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Loanpad Now Profitable After Tripling Loan Book

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By on 31 October, 2021 | Read more by this author

Loanpad*, the bridging and development P2P lending company with the strictest lending standards in the industry, has tripled the total amount lent through its platform in 12 months to reach profitability in June 2021.

It has reached this stage very quickly, as it only approved its first loan in 2018.

Are profits stable?

Loanpad tells us that it has remained profitable on a monthly basis since June. It expects this to continue indefinitely. Its profits mostly come from earning regular fees for managing ongoing loans.

It might be some time before Loanpad's published accounts can confirm its profits, or the size of them. The next accounts covering this period are likely to be abridged accounts that don't contain details on revenue, profit and loss.

However, Loanpad has proved itself to be among the most transparent P2P lending companies up to this point and its information has always been accurate. I see no reason to doubt what it has told us.

Is growth too fast?

When growth rockets at a P2P lending company, you need to dig to find out how and why and how it happened, to ensure that the cause isn't loosening lending standards.

What we really like to see is that a company and its directors aren't driven by the concept of by rapid growth. The past seven years of assessing P2P lending companies has repeatedly shown in the results that this qualitative test is a useful one.

Loanpad has consistently shown that it is not putting its own growth above lending quality.

Loanpad has been telling 4thWay for years that it has other possible lending partners lined up and able to supply more loans. The bottleneck in growth was building up a lender base that has money to lend. So the capacity for approving more loans has been latent for some time.

In spring this year, as a couple of P2P lending companies closed, many lenders moved their cash to Loanpad. This led to a large increase in lender money in a short time. With lending partners already lined up, it was not difficult for Loanpad to increase approvals.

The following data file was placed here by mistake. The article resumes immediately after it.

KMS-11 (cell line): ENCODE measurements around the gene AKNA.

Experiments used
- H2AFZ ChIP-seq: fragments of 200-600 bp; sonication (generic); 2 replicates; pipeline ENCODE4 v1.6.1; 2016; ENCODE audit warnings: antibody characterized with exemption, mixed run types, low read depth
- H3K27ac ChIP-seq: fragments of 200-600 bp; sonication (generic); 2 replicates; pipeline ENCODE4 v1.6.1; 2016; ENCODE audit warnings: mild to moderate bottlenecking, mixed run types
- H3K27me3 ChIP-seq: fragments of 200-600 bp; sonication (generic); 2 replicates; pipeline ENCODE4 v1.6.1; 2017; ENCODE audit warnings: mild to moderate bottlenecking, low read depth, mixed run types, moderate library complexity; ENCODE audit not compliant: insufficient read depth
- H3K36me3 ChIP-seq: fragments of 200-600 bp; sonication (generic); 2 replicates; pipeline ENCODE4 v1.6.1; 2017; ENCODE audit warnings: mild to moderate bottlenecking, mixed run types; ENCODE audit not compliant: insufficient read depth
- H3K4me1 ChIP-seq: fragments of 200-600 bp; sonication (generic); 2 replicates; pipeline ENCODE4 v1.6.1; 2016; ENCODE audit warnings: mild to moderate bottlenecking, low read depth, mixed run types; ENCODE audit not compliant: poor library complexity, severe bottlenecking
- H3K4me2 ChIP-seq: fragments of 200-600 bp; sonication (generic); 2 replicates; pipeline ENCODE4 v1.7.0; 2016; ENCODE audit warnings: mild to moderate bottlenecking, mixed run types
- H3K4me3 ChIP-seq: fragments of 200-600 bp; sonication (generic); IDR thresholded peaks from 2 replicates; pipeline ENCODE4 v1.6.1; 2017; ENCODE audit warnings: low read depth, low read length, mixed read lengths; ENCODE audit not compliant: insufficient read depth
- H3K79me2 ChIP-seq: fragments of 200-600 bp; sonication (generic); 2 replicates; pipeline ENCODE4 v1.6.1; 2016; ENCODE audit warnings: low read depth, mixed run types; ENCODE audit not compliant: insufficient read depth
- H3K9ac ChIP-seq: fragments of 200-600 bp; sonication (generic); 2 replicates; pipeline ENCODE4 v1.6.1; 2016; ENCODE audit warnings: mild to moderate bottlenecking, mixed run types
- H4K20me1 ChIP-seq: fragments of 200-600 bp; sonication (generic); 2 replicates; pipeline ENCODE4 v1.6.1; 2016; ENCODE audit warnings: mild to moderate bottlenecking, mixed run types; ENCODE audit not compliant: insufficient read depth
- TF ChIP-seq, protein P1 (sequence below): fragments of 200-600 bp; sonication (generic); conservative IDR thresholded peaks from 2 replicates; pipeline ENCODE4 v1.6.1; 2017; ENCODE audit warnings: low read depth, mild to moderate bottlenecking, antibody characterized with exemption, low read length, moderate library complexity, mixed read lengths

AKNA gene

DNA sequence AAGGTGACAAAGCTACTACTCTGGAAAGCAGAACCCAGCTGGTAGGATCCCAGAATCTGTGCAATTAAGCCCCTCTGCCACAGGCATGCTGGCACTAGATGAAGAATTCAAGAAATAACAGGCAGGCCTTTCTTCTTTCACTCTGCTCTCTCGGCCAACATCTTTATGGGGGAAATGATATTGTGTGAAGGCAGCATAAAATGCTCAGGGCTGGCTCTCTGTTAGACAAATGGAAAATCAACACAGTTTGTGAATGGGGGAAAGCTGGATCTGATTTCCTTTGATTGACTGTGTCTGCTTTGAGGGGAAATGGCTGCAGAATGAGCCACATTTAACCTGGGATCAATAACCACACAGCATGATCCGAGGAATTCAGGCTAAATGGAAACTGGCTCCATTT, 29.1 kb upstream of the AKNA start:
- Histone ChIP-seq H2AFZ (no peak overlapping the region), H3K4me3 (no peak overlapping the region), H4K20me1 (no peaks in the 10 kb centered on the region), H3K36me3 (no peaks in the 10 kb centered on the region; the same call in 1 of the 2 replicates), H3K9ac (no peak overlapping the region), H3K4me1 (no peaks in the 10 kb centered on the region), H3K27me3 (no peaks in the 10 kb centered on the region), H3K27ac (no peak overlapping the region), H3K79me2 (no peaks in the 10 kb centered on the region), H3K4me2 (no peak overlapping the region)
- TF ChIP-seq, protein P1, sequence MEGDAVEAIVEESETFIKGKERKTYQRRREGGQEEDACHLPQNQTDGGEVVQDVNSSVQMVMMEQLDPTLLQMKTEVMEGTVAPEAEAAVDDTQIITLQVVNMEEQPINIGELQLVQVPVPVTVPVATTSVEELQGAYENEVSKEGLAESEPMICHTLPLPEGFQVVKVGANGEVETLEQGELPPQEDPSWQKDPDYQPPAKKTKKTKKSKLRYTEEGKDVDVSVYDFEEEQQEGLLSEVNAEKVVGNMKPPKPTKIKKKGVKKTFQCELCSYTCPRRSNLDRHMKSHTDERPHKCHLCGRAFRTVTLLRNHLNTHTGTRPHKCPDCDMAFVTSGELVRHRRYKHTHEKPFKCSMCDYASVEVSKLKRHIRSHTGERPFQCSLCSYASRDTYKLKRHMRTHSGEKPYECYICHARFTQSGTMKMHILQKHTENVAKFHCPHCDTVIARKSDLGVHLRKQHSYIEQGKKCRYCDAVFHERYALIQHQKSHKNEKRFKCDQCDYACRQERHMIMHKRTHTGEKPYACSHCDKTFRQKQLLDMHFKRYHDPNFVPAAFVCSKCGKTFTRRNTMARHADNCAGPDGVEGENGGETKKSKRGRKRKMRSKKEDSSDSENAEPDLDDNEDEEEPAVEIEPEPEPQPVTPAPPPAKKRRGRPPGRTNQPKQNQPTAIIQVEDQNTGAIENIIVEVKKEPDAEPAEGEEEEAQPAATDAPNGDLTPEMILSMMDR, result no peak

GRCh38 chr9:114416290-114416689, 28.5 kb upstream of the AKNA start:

Loanpad has otherwise grown very naturally while attracting more lenders, as it has established itself as an extremely low-risk investment.

Loanpad lenders have lent around £45 million over the past 12 months. Relative to the size of the overall market for these kinds of loans, this is still a small amount. So it's got a huge amount of room to grow before it could become too difficult to maintain its standards.

More lending partners have been activated

Loanpad* has added a further five lending partners, bringing the total to seven. These partners are established businesses that approve borrowers in the first instance. They also lend a lot of their own money to the same borrowers and they take the riskiest portion of the loans, whereby they lose their money first.

All lending partners have their own niche borrowers in terms of where they come from and they all grow through word-of-mouth. But they all offer the same kinds of loans.

Loanpad is only referred the borrowers that meet its extremely tight standards, so that Loanpad lenders continue to lend up to the first 50% of the valuation on ordinary types of properties that are easily valued, bought and sold.

These are ridiculously high standards, which is one of the main reasons why lending rates are not as high at other P2P lending companies, at 4%. (The other reason is lenders having their money automatically spread across the entire loan book, adjusted each week.)

Learn more:

On of 4thWay's specialists has updated the Loanpad Review with this and a little more information. The new byline shows a lot of confidence in Loanpad: “An investment that will keep your money safe through everything short of nuclear war”!

Visit Loanpad*.

Independent opinion: 4thWay will help you to identify your options and narrow down your choices. We suggest what you could do, but we won't tell you what to do or where to lend; the decision is yours. We are responsible for the accuracy and quality of the information we provide, but not for any decision you make based on it. The material is for general information and education purposes only.